What Is Section 6312 in Pennsylvania?

Title 18 § 6312 of the Pennsylvania Consolidated Statutes, also known as the Sexual Abuse of Children Law, prohibits all activities related to child pornography. Child pornography is defined as any of the following materials that depict one or more children under the age of 18 in a real or simulated sexual act:

  • Books
  • Magazines
  • Pamphlets
  • Slides
  • Photographs
  • Films
  • Videotapes
  • Computer depictions
  • Any other materials

Section 6312 prohibits photographing, filming, or depicting on a computer any sexual acts with a minor under the age of 18. It also prohibits obtaining or making a child available to produce pornographic materials. 

In addition, disseminating pornographic materials depicting sexual acts with children is prohibited, including selling, delivering, transferring, displaying, or exhibiting the materials for commercial purposes.

Violations of this act are a felony in the third degree for first-time offenders and are punishable by up to seven years of imprisonment. If the child is under 10 or prepubescent, a violation of Section 6312 constitutes a second-degree felony, punishable by up to 10 years in prison.

A second or subsequent offense is a second-degree felony, which is upgraded to a first-degree felony punishable by up to 20 years in prison if the victim is under 10 or prepubescent. 

It is not a defense for a defendant to be ignorant of the victim’s age, whether it was misrepresented by the victim or based on the defendant’s belief.

Filing a Civil Sexual Abuse Lawsuit

Pennsylvania law also allows a sexual abuse survivor to file a civil lawsuit against a perpetrator and any person or institution that failed to prevent the abuse. This may include the following:

You have the right to sue the perpetrator, the organization or business, and the individuals who failed to fulfill their responsibilities to prevent sexual abuse. This may also include individuals who engaged in intentional concealment activities.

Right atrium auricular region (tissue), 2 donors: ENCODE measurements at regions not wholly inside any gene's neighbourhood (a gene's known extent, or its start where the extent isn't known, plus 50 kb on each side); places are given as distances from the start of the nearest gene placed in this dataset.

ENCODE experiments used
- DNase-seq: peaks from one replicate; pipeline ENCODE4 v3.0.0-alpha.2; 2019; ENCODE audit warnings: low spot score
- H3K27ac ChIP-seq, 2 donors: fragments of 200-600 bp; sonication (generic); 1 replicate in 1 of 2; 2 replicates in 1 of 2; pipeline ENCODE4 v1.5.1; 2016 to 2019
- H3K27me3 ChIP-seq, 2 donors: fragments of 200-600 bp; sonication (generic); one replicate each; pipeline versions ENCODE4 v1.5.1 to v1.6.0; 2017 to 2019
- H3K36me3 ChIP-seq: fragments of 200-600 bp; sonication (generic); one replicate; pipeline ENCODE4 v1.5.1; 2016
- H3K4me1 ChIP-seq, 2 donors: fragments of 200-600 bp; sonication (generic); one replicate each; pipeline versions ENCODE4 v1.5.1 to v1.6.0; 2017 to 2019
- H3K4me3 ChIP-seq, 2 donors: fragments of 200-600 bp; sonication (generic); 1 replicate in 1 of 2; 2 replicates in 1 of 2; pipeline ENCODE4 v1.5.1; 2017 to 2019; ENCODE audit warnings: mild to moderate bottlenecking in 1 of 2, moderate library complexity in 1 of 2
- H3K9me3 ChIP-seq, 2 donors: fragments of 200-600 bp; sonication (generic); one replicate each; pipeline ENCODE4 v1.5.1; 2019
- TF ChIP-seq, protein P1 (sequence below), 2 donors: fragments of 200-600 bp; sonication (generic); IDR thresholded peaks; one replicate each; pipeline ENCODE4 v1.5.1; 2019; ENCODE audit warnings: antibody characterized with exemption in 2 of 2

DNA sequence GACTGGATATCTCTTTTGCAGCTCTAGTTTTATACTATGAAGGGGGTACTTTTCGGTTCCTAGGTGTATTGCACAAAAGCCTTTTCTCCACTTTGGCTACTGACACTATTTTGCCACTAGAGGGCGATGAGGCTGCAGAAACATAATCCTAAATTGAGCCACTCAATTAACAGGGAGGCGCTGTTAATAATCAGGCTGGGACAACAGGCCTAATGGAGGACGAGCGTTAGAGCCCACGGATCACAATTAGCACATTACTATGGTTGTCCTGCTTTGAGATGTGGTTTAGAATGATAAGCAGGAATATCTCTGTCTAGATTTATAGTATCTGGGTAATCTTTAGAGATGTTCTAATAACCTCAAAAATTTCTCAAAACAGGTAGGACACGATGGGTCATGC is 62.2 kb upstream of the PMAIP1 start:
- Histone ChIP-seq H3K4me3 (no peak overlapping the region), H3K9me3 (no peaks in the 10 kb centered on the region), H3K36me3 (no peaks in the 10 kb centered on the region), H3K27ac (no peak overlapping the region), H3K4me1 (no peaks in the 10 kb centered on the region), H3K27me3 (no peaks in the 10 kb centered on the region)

The Child Victims Act in Pennsylvania

Pennsylvania law limits how long child abuse victims have to file a civil lawsuit. This is known as a statute of limitations. In 2019, the General Assembly passed a law increasing the statute of limitations to give sexual abuse survivors 37 years to file a claim after turning 18. This means you have until the age of 55 to file a lawsuit.

The law also removes a statute of limitations on criminal prosecution for child sex abuse, which means abusers may face criminal prosecution no matter how much time has passed since the abuse.

Before the 2019 law, the civil statute of limitations required child victims to file a case within 12 years of turning 18, or by age 30. However, the 2019 law was not retroactive, so survivors who had already turned 30 by 2019 are time-barred from filing lawsuits. 

The Pennsylvania legislature has made multiple attempts to pass legislation giving time-barred survivors a two-year window, known as a lookback window, to file a case. This legislation is known as the Child Victims Act. 

In 2021, the state legislature approved it, and the matter should have come before the voters. Unfortunately, a clerical error by the Wolf Administration prevented it from making it onto the ballot. 

The legislation is still pending in the state legislature. Our law firm supports this legislation, and we are hopeful it will ultimately pass.

What Types of Compensation Can I Recover?

The compensation you can recover in a Pennsylvania sexual abuse case may include the following:

  • Economic damages – Compensation for monetary losses
  • Non-economic damages – Compensation for your pain and suffering
  • Punitive damages – Non-compensatory damages awarded to punish a defendant whose conduct was intentional and displayed evil intent

The amount of compensation you recover will vary based on the individual facts of your case, such as the following:

  • The severity of the abuse you suffered
  • The length of time the abuse occurred
  • Your age at the time of the abuse
  • The impacts the abuse has had on your quality of life
  • The impacts the abuse has had on your earning capacity
  • The financial costs stemming from the abuse
  • The collectible assets of the responsible parties

We have won awards from tens of thousands to millions on behalf of our injured clients, and we never stop fighting until you get the compensation you deserve.

When you schedule a free consultation with one of our sexual abuse lawyers, we provide a free case review and can estimate the value of your specific case.

Cordisco & Saile Helps Sexual Abuse Survivors Throughout Pennsylvania

If you or your child has experienced sexual abuse, you deserve justice. Our devoted and caring attorneys can provide kind support and fearless advocacy to ensure you get the compensation you need and deserve. Don’t let those who allowed you or your child to experience harm get away with it. Contact us today to schedule your free consultation.

We serve all of Pennsylvania with offices in the following locations: